Our guide at Rabbit Hole Distillery is emphatic: “There’s one thing I want y’all to remember — Bourbon is a verb! So when you’re in Kentucky I want y’all to be bourboning. Don’t underbourbon. I need a job!”
On our two-hour tour at Rabbit Hole in Louisville we walk through the production areas witnessing the processes of fermentation, distillation and aging. Invited to stick our fingers into the bubbling mash and take a taste, we do just that, assured the germs will all burn off.
Most distillery tours end with a tasting, and at Rabbit Hole, we enjoy our samples in a swanky lounge with floor-to-ceiling views of the Louisville skyline. But this tour also began with the tasting of a bourbon cocktail. Our hosts ensure we are properly bourboned every step of the way.
I’ve been traveling to Kentucky at least once or twice a year for more than two decades. My grandfather grew up there, so maybe part of me sees it as “The Old Country.” But more than that, I’m just fascinated with the place. With a culture based on bourbon whiskey, race horses and genteel living, there’s simply no other place in the world like it.
When I first started going, the worldwide bourbon craze — with even the Japanese hoarding it by the caseload — hadn’t started. And the natives instructed me I should drink my bourbon straight, perhaps with a couple drops of water to cut it. “Why gild the lily?” they argued.
Oh, how things have changed. Nowadays, bourbon cocktails are all the rage, and a good old fashioned has become my own bourbon delivery system of choice. Over the years, I’ve learned more than a little about places to find them.
I frequently start my bourboning excursions in the venerable city of Louisville, where the Urban Bourbon Trail is one of the best ways to enjoy the local beverage. To qualify, all the bars and restaurants on the trail must have a minimum of 60 kinds of bourbon on hand.
Many of them go way beyond that. Take Doc Crow’s in downtown Louisville, for example. It’s a city block long, and the shelves holding bourbon bottles extend the entire length of it. My own favorite places include the Old Seelbach Bar at the iconic Seelbach Hotel, a favorite haunt of F. Scott Fitzgerald (look for references to it in The Great Gatsby).
I also enjoy Proof on Main, where I once had an unforgettable lesson in the proper preparation of a mint julep. Ask your bartender where he or she stands on the local controversy of whether the mint should be muddled (I say yes!).
First-timers also will want to book a distillery tour, but take note that they’ve become so popular that it’s often necessary to book weeks in advance.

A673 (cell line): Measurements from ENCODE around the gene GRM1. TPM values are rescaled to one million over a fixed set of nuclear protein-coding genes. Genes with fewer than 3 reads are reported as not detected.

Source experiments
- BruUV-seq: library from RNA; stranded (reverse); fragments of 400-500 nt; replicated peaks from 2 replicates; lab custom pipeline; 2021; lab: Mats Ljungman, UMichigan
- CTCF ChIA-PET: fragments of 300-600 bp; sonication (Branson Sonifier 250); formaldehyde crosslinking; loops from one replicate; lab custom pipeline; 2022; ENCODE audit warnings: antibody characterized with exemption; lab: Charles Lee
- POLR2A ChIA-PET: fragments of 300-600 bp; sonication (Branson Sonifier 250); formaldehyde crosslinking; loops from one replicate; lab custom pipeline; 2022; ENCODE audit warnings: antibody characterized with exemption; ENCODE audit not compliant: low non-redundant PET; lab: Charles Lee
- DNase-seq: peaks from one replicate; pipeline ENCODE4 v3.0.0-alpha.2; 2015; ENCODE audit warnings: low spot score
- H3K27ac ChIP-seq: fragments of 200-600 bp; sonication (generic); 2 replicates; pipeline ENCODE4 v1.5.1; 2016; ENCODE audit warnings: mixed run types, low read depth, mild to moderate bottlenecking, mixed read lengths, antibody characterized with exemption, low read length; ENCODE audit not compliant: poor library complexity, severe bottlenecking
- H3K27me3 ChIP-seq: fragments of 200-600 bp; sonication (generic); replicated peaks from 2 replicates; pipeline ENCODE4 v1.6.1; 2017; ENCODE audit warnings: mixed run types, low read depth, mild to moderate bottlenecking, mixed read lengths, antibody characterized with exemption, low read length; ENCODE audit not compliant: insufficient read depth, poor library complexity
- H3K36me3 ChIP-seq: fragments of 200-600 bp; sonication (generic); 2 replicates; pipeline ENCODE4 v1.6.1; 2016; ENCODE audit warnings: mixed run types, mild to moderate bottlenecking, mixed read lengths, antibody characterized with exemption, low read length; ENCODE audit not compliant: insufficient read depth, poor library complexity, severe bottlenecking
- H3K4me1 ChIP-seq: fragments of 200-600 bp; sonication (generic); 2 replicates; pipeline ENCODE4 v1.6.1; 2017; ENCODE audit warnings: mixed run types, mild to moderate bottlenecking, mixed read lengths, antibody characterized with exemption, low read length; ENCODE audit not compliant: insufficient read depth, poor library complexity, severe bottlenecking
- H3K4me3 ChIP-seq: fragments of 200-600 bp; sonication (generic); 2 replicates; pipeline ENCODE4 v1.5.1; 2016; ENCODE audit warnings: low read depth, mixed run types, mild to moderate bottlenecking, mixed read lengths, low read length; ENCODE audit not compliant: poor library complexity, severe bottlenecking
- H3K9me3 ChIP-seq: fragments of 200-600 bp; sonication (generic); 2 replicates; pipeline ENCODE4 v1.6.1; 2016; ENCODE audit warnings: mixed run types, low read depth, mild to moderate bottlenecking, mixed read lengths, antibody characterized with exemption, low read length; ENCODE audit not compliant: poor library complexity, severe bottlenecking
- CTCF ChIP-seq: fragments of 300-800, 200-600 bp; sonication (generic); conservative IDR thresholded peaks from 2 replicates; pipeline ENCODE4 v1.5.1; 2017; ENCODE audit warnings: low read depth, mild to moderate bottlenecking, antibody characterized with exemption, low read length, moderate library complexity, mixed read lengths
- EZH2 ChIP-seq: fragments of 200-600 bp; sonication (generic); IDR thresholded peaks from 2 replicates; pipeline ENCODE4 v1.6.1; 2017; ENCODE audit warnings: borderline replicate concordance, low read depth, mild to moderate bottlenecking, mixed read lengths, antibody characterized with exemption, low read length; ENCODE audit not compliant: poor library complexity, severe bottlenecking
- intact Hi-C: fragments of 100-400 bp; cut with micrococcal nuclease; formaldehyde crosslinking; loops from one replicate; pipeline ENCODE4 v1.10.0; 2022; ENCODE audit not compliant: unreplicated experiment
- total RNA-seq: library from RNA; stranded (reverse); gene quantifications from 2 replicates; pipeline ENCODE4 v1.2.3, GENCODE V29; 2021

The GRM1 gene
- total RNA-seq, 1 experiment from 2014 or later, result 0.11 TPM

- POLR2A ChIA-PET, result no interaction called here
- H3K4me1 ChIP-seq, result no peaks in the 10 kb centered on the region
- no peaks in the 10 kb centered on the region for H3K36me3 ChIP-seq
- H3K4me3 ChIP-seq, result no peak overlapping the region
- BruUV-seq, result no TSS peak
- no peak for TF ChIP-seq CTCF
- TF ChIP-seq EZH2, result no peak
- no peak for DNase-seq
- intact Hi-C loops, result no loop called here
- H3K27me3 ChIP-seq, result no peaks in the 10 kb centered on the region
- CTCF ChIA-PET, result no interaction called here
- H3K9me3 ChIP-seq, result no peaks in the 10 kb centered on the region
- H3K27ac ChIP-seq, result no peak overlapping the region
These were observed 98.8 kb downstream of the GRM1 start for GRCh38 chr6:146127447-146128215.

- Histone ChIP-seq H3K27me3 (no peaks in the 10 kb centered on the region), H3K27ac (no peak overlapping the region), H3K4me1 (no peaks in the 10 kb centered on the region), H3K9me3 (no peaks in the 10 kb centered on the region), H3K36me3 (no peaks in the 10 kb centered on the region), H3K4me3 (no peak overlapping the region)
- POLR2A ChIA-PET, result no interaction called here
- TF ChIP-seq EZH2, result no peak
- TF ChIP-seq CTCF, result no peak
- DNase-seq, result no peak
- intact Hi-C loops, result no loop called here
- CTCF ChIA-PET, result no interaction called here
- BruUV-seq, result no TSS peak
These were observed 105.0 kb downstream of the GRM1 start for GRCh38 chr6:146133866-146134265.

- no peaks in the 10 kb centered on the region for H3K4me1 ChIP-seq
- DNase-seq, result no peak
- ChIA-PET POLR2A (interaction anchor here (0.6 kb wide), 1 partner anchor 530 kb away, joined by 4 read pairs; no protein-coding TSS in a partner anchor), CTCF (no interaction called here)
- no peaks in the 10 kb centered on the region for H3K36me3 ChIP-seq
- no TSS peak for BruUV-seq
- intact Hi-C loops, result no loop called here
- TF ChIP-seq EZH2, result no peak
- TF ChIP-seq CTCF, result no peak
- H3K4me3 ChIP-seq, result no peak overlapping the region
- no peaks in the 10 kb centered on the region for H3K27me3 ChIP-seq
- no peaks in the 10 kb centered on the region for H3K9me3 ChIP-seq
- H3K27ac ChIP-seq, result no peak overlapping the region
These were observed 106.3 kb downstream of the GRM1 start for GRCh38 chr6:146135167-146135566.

Far easier to book is a place called Copper & Kings, where another spirit, brandy, is produced. But what’s going on with that pounding rock music in the basement? The owners are convinced the reverberating bass beat creates a wave inside each barrel that produces “sonic aging.” On the day I visit, it was being treated to Cleveland's own Nine Inch Nails. (It was Trent Reznor’s birthday.)
On my most recent trip to Louisville, I mostly confine myself to a nine-block stretch of Main Street, just parallel to the Ohio River. In Louisville’s early days, it was called Whiskey Row because of all the distilleries there, and in fact, many of the major players are still there today.
I even stayed at a bourbon-themed hotel, the Hotel Distil, where every day precisely at 19:33 military time
(7:33 p.m.), a free old fashioned is dispensed to hotel guests in the lobby. 1933 just happens to be the year when Prohibition ended.
Nowadays, the street is more commonly referred to as Museum Row, because of attractions like the Louisville Slugger Museum, easily found by the 120-foot-high baseball bat — the world’s largest — standing just outside.
Of course, Kentucky’s bourbon production isn’t just confined to Louisville, so when you’re ready to hit the countryside, a good place to start is the Frazier History Museum, also on Museum Row. It’s the official launch point of the statewide Kentucky Bourbon Trail.
Since those distilleries are scattered far and wide, consider focusing your efforts on the charming town of Bardstown, just 40 miles outside of Louisville. Map publisher Rand McNally once proclaimed it the “Most Beautiful Small Town in America,” and for good reason.
There’s a stunning 19th century courthouse in the town’s center, and the Old Talbott Tavern (still a good place to overnight) has occupied the main square since 1779. Look for the bullet holes in an upstairs wall where Jesse James once demonstrated his marksmanship. On the edge of town stands My Old Kentucky Home, the inspiration for Stephen Foster’s song, which will be sung to you during your tour.
The self-styled “Bourbon Capital of the World,” Bardstown hosts the Kentucky Bourbon Festival every September. Within 16 miles of town, you can stop at Four Roses Bourbon, Jim Beam, Heaven Hill Distillery and the
ultra-modern Bardstown Bourbon Co.
The bourbon destination absolutely not to be missed, however, is Maker’s Mark, about a half hour south of Bardstown. The campus sits on a working farm with pastures and lakes. At tour’s end, you can purchase a bottle and hand-dip it in Maker’s signature red wax.
Then take it with you and get yourself properly bourboned in the comfort of your own home.